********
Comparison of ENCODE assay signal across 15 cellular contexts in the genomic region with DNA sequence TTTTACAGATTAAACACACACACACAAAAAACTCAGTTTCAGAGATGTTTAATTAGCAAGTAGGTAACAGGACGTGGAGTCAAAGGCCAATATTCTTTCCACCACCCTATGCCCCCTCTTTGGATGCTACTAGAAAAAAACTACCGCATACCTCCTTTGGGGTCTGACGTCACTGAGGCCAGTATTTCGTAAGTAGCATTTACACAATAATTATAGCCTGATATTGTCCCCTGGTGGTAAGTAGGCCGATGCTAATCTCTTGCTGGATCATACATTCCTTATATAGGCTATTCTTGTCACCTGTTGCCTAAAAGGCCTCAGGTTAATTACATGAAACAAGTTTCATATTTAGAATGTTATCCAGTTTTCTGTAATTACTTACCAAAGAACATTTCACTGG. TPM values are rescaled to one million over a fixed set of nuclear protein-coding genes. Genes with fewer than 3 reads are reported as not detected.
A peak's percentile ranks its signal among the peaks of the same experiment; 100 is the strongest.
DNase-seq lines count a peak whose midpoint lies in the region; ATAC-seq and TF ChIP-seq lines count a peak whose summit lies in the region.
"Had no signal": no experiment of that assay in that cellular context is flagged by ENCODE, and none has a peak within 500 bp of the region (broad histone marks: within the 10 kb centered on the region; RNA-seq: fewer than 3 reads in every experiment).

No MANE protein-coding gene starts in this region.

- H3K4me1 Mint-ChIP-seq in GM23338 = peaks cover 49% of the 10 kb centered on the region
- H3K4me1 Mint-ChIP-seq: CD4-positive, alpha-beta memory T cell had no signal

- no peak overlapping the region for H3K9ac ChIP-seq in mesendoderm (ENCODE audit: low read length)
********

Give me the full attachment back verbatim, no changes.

Comparison of ENCODE assay signal across 15 cellular contexts in the genomic region with DNA sequence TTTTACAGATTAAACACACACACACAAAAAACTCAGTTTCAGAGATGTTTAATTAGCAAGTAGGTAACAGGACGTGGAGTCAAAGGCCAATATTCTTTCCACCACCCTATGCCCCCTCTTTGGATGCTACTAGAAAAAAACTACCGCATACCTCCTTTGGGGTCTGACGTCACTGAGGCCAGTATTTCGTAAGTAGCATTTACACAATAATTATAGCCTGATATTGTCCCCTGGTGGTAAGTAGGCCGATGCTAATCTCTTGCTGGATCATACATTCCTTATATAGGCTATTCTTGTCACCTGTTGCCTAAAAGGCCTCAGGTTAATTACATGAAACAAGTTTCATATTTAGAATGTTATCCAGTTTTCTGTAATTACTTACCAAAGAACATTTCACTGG. TPM values are rescaled to one million over a fixed set of nuclear protein-coding genes. Genes with fewer than 3 reads are reported as not detected.
A peak's percentile ranks its signal among the peaks of the same experiment; 100 is the strongest.
DNase-seq lines count a peak whose midpoint lies in the region; ATAC-seq and TF ChIP-seq lines count a peak whose summit lies in the region.
"Had no signal": no experiment of that assay in that cellular context is flagged by ENCODE, and none has a peak within 500 bp of the region (broad histone marks: within the 10 kb centered on the region; RNA-seq: fewer than 3 reads in every experiment).

No MANE protein-coding gene starts in this region.

- H3K4me1 Mint-ChIP-seq in GM23338 = peaks cover 49% of the 10 kb centered on the region
- H3K4me1 Mint-ChIP-seq: CD4-positive, alpha-beta memory T cell had no signal

- no peak overlapping the region for H3K9ac ChIP-seq in mesendoderm (ENCODE audit: low read length)